The term “precarity” pays attention to the various ways in which policies and processes that promote economic growth can also, at the same time, induce a state of precarity or precarious living. In this introductory article, we interrogate one of the paradoxes of Asian development: greater precarity set against the backdrop of an economic “miracle.” The focus is on how policies and processes that are part of neo-liberal orthodoxy create new forms of marginalisation or precarity and new classes of the marginalised or the precariat. These include: transnational migrants without basic protection; factory workers employed on casual contracts; elderly with no old age state support; minorities dispossessed by land grabbing or resettled to make way for mega-projects; and farmers facing declining terms of trade, shrinking landholdings, and growing debts as they invest in new farm technologies. These disparate experiences provide a telling antidote to the growth-at-all-costs philosophy that favours economic expansion over matters of distribution, material prosperity over human flourishing, and corporate profitability over workers’ basic incomes.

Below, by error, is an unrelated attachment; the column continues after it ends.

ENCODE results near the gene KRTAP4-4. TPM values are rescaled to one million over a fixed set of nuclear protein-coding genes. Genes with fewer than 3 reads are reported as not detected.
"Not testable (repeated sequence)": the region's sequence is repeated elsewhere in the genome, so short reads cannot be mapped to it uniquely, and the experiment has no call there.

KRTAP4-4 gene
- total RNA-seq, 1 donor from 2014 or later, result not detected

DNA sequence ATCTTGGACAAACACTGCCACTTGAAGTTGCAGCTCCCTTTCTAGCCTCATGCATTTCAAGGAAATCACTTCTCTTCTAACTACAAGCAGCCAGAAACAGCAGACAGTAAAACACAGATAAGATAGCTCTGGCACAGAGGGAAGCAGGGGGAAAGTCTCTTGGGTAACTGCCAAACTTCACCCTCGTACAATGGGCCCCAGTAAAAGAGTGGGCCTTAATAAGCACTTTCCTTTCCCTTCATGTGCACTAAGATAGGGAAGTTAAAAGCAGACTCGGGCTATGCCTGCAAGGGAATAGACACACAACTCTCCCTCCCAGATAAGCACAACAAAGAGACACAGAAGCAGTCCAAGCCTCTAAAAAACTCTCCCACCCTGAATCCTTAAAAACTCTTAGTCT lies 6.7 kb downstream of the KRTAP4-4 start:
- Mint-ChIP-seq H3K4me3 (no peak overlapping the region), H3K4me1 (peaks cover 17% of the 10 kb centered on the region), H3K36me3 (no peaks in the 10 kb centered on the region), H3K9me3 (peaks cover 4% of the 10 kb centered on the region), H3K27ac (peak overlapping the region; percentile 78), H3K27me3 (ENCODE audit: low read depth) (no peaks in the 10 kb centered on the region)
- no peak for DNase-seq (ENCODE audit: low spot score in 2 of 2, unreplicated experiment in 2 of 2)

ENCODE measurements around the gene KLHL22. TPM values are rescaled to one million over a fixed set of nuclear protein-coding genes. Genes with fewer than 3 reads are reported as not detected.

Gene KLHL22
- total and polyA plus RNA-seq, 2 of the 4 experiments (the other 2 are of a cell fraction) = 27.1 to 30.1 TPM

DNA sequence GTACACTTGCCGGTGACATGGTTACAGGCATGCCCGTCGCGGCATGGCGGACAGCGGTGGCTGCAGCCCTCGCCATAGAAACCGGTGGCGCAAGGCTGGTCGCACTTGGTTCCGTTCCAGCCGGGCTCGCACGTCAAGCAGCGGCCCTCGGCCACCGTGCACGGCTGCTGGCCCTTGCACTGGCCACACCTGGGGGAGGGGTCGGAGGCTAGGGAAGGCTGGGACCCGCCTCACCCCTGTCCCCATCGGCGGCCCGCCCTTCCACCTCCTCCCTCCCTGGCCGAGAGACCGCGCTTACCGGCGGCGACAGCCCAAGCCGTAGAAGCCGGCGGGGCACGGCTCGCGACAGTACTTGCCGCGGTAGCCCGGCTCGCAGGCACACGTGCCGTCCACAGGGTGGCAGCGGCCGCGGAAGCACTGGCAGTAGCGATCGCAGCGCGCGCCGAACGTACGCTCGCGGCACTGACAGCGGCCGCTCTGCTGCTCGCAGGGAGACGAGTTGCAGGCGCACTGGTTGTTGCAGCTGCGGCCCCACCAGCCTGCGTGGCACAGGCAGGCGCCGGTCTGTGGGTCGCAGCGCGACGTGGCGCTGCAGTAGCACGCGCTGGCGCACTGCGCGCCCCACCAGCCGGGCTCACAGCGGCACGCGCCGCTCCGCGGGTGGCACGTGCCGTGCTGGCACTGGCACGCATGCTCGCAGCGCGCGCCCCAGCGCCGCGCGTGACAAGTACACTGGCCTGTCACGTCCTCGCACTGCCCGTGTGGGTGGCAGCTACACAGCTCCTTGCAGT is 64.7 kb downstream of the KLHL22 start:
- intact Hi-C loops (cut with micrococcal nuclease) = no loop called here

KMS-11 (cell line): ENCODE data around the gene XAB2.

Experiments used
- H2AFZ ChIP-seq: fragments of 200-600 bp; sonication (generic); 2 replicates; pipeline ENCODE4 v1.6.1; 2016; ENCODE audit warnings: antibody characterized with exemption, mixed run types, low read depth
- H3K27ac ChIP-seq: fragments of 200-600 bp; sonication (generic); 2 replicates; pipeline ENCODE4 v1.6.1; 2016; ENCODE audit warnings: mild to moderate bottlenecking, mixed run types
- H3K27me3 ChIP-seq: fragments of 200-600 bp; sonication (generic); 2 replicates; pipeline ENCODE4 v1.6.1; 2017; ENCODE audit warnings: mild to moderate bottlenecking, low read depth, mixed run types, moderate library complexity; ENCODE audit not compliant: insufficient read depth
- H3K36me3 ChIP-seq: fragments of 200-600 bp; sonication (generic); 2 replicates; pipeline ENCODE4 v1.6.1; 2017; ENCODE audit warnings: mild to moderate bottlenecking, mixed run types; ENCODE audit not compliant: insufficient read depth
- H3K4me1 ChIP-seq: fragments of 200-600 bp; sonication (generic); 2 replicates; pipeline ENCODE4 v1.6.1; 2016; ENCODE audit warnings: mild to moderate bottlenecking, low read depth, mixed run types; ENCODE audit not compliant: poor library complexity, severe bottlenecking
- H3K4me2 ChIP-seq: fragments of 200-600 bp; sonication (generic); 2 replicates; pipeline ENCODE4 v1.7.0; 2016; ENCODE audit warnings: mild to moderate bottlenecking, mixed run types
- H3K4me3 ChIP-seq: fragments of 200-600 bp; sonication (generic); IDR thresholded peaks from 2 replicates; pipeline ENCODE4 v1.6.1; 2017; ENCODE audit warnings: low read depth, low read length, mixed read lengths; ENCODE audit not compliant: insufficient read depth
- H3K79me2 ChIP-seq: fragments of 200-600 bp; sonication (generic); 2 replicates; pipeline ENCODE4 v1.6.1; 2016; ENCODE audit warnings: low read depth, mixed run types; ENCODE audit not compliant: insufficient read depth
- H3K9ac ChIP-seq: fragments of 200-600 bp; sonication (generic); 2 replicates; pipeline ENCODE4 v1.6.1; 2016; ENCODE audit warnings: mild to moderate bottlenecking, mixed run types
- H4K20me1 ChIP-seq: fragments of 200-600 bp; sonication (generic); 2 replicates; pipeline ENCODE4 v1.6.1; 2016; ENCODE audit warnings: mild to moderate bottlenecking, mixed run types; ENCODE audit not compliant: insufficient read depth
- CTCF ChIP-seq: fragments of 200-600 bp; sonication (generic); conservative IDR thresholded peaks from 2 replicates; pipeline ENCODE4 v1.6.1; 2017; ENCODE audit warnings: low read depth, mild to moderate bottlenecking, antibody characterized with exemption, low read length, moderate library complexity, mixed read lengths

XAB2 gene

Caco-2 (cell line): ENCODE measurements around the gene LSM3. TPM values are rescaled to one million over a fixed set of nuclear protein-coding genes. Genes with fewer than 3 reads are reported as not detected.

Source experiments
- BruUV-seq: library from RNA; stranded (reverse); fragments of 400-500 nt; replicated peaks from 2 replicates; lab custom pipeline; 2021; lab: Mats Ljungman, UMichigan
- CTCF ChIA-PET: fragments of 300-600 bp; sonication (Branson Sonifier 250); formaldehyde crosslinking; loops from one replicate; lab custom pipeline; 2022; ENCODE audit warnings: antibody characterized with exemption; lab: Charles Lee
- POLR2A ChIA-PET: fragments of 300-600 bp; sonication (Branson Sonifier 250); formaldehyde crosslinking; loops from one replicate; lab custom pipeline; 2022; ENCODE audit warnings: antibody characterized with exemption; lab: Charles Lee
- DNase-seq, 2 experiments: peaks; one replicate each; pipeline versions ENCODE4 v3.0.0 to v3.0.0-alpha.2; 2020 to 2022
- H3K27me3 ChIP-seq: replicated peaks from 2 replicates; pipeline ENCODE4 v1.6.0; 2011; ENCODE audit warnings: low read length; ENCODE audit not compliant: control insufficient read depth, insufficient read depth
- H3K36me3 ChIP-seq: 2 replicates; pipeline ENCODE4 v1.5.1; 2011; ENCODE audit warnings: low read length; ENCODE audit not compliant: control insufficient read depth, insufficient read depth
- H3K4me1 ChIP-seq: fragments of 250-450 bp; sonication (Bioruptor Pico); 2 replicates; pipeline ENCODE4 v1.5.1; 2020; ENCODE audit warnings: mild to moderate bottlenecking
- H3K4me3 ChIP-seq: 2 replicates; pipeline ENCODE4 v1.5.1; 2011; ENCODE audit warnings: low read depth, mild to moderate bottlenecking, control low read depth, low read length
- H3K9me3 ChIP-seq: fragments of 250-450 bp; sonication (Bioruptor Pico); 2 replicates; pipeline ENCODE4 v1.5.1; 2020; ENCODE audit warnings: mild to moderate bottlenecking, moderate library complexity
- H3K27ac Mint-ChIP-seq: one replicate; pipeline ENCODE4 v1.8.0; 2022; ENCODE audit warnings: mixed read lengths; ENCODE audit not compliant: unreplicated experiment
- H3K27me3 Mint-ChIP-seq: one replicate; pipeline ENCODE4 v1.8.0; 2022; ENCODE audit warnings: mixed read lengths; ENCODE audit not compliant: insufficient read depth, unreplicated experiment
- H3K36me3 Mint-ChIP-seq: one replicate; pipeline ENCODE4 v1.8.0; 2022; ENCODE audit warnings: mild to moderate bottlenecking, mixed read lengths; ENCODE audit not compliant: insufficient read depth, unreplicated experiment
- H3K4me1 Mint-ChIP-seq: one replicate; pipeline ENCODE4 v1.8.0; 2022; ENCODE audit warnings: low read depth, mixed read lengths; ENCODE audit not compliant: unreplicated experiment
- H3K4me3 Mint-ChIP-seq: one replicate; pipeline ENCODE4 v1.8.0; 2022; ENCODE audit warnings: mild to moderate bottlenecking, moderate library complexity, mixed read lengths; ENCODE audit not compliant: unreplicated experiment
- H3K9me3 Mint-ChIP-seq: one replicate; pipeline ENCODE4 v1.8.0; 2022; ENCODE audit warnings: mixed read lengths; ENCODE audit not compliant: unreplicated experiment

Bibliographical noteThe acceptance date for this record is provisional and based upon the month of publication for the article.
- Asian miracle
- neo-liberal orthodoxy